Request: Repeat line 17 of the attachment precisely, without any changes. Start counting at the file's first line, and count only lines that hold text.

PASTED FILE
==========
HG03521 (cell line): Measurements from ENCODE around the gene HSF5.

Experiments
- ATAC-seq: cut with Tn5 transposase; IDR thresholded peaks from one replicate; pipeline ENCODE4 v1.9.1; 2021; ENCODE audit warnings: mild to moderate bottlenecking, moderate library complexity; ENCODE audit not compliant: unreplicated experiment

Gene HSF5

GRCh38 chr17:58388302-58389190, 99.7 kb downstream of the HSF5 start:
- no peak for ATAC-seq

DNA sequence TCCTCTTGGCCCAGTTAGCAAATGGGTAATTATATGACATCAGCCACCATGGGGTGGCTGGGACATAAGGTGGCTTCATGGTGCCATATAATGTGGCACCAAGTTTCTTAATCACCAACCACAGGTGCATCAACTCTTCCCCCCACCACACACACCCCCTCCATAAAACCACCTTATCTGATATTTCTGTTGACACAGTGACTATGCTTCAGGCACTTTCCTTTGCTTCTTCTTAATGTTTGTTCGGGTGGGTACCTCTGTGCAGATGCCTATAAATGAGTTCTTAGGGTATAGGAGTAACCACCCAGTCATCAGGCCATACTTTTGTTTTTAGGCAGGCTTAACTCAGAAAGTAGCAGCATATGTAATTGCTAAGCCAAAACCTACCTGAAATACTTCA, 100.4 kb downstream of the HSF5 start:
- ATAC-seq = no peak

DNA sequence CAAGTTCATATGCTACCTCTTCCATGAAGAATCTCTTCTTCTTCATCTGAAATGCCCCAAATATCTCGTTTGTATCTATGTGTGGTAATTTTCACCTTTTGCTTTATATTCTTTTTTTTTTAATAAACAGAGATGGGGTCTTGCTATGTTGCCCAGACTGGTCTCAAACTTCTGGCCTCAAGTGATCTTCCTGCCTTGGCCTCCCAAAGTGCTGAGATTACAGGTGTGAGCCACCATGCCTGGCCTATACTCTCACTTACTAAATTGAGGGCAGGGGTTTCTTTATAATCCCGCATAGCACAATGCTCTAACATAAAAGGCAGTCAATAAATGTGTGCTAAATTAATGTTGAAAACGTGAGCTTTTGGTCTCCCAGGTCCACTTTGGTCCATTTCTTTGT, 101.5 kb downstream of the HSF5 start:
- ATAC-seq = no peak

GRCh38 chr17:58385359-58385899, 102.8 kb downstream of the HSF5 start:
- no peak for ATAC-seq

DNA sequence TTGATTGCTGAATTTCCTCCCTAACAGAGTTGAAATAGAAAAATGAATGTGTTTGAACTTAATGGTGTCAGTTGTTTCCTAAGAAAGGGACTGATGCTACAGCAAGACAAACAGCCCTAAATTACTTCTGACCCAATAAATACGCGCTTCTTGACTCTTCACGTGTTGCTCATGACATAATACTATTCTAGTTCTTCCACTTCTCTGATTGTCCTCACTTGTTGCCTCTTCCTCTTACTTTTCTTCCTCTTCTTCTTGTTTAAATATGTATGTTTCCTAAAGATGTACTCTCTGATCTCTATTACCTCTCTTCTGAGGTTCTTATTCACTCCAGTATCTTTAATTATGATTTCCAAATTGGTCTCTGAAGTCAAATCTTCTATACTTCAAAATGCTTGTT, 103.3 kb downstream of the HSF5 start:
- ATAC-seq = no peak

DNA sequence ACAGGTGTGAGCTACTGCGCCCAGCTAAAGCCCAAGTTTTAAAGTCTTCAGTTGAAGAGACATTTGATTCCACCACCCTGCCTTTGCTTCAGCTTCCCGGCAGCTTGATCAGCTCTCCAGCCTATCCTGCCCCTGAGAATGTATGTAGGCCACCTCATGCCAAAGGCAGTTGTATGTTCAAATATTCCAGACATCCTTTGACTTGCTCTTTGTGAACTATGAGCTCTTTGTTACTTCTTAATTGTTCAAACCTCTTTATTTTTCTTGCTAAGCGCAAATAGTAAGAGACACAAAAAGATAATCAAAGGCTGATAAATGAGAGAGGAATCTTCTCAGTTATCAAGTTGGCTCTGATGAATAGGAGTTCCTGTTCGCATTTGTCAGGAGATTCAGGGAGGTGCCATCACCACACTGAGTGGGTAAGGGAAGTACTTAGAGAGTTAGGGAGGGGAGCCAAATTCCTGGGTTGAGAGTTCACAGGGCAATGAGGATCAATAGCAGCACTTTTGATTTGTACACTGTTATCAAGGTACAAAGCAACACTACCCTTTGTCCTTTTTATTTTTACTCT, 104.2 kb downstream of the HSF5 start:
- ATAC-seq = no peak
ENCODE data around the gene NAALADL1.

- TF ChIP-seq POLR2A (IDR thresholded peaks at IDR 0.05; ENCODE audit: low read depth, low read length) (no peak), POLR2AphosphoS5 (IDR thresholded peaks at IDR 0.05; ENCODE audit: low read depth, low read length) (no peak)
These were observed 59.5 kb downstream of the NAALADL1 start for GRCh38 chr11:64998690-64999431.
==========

ENCODE data around the gene NAALADL1.